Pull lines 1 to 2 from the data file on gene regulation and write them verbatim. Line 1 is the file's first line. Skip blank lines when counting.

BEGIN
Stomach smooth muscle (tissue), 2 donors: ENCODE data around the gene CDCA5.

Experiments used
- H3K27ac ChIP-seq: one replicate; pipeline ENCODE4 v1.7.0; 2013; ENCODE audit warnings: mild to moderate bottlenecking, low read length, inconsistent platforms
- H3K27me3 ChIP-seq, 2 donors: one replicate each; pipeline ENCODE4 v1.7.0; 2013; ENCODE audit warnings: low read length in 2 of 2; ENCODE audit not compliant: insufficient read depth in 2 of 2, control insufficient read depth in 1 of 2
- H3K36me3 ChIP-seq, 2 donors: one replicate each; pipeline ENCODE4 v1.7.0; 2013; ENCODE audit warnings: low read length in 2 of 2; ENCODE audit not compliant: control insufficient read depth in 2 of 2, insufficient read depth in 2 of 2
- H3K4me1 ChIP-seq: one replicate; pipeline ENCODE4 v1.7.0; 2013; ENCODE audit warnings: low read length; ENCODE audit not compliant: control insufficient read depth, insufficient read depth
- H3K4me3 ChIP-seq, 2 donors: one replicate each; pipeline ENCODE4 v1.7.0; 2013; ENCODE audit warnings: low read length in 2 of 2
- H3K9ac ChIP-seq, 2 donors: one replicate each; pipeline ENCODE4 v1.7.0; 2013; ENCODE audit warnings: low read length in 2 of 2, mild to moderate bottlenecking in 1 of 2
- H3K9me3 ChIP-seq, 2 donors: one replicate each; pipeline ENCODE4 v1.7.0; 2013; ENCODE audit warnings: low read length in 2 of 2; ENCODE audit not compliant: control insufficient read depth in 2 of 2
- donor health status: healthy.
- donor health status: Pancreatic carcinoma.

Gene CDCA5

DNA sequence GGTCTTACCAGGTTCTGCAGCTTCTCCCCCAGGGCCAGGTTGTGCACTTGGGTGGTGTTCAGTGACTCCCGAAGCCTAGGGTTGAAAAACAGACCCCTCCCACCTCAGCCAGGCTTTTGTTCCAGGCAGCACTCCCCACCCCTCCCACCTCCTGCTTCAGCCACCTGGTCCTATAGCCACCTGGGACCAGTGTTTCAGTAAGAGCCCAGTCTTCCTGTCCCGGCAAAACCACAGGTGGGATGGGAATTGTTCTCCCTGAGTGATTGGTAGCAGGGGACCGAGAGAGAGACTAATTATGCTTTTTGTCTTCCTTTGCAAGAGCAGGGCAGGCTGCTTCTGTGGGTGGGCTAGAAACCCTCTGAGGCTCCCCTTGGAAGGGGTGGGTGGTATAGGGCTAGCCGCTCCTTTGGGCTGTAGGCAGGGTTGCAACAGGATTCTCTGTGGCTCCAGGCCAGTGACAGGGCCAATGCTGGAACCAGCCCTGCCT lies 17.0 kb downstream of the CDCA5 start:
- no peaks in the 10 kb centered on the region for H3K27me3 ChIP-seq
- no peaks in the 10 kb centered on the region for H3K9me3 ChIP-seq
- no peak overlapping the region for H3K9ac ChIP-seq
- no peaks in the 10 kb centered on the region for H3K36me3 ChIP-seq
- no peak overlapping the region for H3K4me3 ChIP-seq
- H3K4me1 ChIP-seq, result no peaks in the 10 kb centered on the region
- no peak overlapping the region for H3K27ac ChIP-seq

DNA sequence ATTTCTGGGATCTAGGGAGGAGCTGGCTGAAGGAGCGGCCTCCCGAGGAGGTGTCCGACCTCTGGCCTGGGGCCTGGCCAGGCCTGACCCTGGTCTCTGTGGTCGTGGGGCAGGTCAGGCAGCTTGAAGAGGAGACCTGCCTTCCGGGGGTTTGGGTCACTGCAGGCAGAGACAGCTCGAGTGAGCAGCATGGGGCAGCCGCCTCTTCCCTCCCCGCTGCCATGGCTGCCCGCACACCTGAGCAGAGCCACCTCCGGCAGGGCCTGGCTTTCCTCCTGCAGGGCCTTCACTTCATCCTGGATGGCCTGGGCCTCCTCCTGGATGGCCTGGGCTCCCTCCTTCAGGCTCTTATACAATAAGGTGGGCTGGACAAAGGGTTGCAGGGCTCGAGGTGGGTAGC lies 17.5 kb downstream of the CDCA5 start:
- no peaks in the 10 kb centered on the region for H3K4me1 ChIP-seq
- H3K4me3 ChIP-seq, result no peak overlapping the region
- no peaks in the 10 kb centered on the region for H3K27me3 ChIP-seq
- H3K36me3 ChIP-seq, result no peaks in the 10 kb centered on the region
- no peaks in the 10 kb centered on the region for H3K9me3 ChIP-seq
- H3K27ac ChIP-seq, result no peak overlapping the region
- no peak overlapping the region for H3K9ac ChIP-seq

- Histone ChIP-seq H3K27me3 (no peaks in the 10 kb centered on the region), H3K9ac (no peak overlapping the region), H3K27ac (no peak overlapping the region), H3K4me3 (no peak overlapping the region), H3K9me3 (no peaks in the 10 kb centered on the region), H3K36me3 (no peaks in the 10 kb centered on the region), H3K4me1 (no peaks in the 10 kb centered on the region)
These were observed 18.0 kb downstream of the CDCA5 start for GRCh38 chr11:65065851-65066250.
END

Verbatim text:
Stomach smooth muscle (tissue), 2 donors: ENCODE data around the gene CDCA5.

Experiments used